Academic journal article Journal of Technology and Teacher Education

A Factor Analysis of the NETS Performance Profiles: Searching for Constructs of Self-Concept and Technology Professionalism

Academic journal article Journal of Technology and Teacher Education

A Factor Analysis of the NETS Performance Profiles: Searching for Constructs of Self-Concept and Technology Professionalism

Article excerpt

A factor analysis was conducted on data (n=956) from surveys based on the National Educational Technology Standards (NETS) Performance Profiles to see how well student responses matched the six-factor NETS structure. Findings show that the performance profiles, when used directly as an assessment instrument, do not factor to the six-factor standard. Instead, two composite factors emerged: (a) Technology Self-Concept and (b) Policy and Professionalism. The authors conclude that self-assessments of educational technology using NETS are problematic at both the individual and institutional level. Findings also support the notion of early training in educational technology to provide individuals with a multidimensional concept of educational technology sufficient for more meaningful field experiences later in the teacher education program.


In response to national concerns regarding the technology competence of teachers, the U.S. Department of Education, as well as state education agencies, have provided extensive funding for programs to promote professional development with technology. As the teaching profession undergoes numerous reform-driven changes to its definition of technology competence, there exists a need to better understand the ways in which those standards are enacted in teacher education programs. National and international professional organizations have developed definitions and standards of competence with technology that create for teacher education institutions an imperative to implement the standards within programs and experiences of future teachers. For individual teacher education students, this institutional imperative translates into a burden of self-efficacy or self-concept. In this study, a factor analysis of the dominant set of technology standards, NETS, is conducted in pursuit of an understanding of individual and programmatic response to the competencies these standards promote. While the fullest description of a future teacher's competence relies upon multiple indices and lenses, including portfolios, this study is focused on one measurement for technology competence that has had broad implementation across the country.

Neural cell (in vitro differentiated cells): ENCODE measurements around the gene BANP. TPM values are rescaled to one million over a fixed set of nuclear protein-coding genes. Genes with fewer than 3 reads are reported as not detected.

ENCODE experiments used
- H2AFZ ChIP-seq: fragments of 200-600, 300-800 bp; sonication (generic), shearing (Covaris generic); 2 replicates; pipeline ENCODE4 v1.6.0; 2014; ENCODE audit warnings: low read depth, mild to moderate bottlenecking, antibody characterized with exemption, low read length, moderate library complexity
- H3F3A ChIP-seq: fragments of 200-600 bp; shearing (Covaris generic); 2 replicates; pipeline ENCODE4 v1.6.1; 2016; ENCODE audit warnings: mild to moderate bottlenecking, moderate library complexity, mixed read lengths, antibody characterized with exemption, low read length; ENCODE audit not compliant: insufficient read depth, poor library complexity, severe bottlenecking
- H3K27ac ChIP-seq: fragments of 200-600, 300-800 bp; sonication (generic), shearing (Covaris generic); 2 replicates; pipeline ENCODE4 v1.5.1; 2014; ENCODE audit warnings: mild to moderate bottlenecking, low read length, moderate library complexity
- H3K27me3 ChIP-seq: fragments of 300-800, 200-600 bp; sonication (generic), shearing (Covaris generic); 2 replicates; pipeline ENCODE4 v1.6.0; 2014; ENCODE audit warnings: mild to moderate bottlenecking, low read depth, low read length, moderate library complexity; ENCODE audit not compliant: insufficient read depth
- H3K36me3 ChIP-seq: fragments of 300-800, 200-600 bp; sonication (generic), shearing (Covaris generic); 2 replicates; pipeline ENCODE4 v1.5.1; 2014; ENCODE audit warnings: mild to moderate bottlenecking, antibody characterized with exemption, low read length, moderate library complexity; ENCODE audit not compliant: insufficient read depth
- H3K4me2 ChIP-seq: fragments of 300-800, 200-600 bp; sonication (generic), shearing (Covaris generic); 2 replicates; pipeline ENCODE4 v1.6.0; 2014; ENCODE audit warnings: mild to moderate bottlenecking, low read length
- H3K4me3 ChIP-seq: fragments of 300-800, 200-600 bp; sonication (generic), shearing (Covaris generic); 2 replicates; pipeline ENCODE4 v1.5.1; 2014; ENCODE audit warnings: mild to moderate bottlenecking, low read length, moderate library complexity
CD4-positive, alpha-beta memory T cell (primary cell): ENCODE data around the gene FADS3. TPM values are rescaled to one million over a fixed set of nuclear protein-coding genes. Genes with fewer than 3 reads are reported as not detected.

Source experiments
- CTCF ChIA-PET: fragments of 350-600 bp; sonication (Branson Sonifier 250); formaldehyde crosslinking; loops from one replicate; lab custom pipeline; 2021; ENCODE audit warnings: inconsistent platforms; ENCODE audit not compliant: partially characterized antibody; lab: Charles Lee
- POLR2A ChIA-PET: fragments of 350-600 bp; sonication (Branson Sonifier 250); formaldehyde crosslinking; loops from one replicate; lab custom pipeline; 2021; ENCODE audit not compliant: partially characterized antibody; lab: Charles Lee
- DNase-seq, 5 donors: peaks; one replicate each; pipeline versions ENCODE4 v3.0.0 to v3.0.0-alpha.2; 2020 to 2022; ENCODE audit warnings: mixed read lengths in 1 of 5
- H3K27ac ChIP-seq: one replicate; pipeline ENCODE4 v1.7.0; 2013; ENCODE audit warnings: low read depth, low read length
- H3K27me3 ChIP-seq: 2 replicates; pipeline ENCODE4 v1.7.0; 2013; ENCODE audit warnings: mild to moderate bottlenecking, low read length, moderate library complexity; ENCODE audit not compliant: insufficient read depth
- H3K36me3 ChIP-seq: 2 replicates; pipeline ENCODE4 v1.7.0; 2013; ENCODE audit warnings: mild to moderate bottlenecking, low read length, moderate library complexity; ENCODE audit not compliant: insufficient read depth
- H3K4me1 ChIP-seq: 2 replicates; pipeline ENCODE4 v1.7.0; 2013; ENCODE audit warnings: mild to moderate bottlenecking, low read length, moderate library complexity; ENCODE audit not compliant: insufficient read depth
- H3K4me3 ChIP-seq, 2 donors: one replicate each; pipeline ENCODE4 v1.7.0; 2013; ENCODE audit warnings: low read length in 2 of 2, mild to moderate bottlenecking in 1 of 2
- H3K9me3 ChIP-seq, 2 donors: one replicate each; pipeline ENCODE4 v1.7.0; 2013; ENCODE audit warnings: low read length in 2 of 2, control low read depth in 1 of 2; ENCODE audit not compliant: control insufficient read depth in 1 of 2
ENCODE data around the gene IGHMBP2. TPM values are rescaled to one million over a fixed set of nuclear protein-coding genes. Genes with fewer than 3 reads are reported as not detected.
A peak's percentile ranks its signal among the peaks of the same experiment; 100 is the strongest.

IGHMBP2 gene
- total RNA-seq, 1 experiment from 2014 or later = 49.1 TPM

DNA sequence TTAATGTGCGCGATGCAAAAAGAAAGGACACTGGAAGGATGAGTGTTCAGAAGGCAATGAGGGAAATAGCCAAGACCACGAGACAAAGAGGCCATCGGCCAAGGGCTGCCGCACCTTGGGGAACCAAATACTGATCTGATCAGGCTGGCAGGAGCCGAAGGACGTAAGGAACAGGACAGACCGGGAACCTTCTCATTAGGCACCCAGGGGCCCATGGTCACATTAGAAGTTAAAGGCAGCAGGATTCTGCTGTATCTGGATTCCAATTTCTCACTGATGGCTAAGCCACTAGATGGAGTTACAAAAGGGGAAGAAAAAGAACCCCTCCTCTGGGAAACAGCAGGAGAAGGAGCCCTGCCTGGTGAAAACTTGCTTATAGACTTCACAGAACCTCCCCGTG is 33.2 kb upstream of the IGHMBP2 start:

The Preparing Tomorrow's Teachers to use Technology (PT3) initiative has drawn significant interest and resources to meet the challenge of changing the practice of teachers. Since the first grants were awarded in 1999, PT3 has become an institution unto itself in terms of its effect within institutions and between them. It can be argued that PT3 has become the language for technology reform in teacher education in the United States.

The National Educational Technology Standards (NETS) Project is an ongoing initiative of the International Society for Technology in Education (ISTE). Following the National Council on Accreditation of Teacher Education's (NCATE) adoption, NETS has emerged as the predominant standards set for educational technology for K-12 and teacher education institutions. As of March of 2003, 30 states have adopted NETS for Teachers and 2 others reference it as the basis for their own standards (ISTE, 2003). Yet, as with any set of standards, implementing them in meaningful ways or even using them as a benchmark for assessing current readiness is problematic.

Because of the efficiency of using web-based surveys and a national standard, there have emerged a number of instruments for assessing individual and/or program compliance with the national standards. One instrument for assessing NETS for Teachers, Profiler (South Central Regional Technology in Education Consortium [SCRTEC1], 1999) has seen widespread use by a number of PT3 institutions (Grandgenett, Jones, Pawloski, Timms, & Ostler, 2002; Jolly & Clark, 2002). Profiler was originally developed by the South Central Regional Technology in Education Consortium (SCRTEC, 1999) to be a web-based tool for measurement of program or individual deficits and strengths in relation to the NETS performance profiles at four distinct levels in their educational program: General Preparation, Professional Preparation, Student Teaching, and First Year Teacher. …

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